But it's not quite all sweetness and light. First off, Sony's Ebook store - you don't get to buy stuff off it if you're in the UK (as in, it Just Won't Work, you have to use the library reader thingy as an interface). Which is presumably part of the partnertship deal with Waterstones. This would be fine, if the Waterstones website wasn't a complete crock of shit for finding Ebooks.

I mean, really. They have a category for 'ebooks' and just kinda lump them all in together. You can filter down a bit, but really 'browsing' just isn't viable.
Even if you know exactly what you're after, you can use their search.
William Gibson.
Spook Country.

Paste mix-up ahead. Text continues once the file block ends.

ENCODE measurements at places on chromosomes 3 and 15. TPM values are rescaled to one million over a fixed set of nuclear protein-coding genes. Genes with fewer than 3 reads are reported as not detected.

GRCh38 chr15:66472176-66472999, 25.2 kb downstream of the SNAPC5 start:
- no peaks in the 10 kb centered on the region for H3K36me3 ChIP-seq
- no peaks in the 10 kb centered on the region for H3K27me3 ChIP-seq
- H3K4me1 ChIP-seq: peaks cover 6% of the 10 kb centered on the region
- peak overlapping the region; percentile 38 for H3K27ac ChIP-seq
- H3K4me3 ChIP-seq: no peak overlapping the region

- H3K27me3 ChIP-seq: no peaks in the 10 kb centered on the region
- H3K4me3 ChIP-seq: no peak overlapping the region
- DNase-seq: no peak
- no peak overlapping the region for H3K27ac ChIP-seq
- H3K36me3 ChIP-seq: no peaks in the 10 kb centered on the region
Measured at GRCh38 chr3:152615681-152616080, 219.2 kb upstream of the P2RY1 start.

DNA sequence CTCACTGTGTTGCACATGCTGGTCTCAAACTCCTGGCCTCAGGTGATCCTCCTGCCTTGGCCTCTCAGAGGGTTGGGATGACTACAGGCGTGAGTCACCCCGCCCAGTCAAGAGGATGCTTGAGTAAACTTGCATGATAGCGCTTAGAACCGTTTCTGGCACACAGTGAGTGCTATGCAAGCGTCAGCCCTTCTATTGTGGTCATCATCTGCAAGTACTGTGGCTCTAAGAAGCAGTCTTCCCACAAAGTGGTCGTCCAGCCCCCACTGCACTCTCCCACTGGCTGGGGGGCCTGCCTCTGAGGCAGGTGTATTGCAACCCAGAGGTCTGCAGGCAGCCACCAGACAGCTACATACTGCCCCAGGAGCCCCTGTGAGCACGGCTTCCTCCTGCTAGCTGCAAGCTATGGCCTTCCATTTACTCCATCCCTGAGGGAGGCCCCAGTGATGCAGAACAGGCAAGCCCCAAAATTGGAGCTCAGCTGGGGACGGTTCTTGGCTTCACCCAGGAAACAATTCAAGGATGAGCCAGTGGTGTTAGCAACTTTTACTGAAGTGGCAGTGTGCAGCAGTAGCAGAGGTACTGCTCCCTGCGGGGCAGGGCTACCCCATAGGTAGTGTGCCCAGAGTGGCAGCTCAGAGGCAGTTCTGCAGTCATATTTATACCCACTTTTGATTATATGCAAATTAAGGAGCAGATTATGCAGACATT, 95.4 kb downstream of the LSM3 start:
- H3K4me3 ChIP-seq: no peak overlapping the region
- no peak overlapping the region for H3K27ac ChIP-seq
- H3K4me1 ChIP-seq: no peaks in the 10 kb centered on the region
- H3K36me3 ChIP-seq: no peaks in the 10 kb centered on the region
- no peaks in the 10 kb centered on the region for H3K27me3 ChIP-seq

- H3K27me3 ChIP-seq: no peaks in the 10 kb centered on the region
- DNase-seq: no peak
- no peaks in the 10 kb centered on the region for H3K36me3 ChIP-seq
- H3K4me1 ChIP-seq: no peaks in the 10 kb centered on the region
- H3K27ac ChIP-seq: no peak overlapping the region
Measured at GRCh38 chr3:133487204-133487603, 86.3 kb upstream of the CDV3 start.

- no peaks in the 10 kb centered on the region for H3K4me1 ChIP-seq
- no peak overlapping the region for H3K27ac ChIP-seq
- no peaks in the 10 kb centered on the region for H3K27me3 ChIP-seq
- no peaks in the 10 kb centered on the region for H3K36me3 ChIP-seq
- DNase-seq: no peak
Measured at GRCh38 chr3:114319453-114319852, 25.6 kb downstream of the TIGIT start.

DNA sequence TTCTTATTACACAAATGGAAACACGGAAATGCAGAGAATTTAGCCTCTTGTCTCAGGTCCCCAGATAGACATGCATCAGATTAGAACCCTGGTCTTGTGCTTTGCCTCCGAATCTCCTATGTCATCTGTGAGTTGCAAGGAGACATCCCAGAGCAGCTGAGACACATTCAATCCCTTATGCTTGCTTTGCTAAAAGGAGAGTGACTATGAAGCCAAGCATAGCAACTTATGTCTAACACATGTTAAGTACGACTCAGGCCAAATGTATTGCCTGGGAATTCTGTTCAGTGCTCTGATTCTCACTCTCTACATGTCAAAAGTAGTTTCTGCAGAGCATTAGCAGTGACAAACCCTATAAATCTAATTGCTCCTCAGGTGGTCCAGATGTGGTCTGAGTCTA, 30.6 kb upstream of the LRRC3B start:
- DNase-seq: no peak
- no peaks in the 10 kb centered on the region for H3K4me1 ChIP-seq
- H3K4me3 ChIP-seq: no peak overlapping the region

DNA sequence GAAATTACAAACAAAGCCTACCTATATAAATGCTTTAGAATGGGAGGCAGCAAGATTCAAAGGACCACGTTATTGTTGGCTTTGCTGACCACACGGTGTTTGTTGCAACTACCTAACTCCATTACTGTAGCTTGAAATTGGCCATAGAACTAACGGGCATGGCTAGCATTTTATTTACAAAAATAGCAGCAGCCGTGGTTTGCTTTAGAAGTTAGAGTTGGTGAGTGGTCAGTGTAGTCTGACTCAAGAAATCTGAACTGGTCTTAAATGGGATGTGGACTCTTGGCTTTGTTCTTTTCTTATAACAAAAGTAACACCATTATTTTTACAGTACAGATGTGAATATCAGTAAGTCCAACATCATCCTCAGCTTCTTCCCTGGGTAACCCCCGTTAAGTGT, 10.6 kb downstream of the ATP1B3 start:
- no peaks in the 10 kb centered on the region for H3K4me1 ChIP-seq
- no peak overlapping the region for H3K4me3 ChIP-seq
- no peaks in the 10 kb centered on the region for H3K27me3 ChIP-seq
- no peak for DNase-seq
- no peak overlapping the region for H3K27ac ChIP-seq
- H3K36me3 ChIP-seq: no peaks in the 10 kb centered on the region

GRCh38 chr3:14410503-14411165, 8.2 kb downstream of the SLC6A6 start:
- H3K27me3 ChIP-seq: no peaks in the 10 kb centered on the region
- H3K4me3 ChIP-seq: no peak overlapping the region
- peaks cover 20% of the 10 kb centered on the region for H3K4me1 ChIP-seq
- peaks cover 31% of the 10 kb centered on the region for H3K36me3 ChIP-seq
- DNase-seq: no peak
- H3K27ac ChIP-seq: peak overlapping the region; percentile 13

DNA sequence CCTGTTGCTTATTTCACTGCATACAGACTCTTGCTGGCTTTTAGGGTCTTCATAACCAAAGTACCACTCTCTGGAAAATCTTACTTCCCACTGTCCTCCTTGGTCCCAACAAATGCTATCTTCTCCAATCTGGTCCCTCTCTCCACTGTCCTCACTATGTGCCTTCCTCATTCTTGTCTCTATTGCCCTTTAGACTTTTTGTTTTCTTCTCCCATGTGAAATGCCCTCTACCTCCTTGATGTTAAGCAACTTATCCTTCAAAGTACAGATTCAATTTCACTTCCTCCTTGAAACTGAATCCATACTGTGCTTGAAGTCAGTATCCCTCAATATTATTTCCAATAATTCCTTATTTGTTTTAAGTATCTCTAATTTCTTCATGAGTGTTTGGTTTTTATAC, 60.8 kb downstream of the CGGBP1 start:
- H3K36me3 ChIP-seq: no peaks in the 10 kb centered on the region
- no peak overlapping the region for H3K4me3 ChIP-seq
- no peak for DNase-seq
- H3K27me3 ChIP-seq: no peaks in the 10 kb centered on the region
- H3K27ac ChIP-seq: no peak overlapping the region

Format: Ebook.

And it gives you a list of 4 options, which on closer inspection NONE of them are eBooks.
I mean, really. Flicking through all 131 titles in "science fiction, fantasy and horror" ... well, for starters it's not very many, and to follow up clicking through your list in alphabetical (or bestselling) order isn't particularly helpful. I'm spoilt by Amazon, I know.

But anyway.
For acquisition of Ebooks, I'm still looking for good sources. Penguin seem to have made a good start on their 'USA' website, with most of the titles having the choice of formats. Or would be, if they actually sold to the UK - their UK website doesn't do the same.

Thankfully Google let me to Powells (http://www.powells.com/) which are sensible and allow international purchase of digital stuff. Just ignore the bit where it mentions shipping charges, they disappear again if there's nothing to ship. Oh, and use IE not opera, because the ebook download popup thingummy doesn't work otherwise. (Link can just be pasted into a handy copy of IE though, so it's not too bad)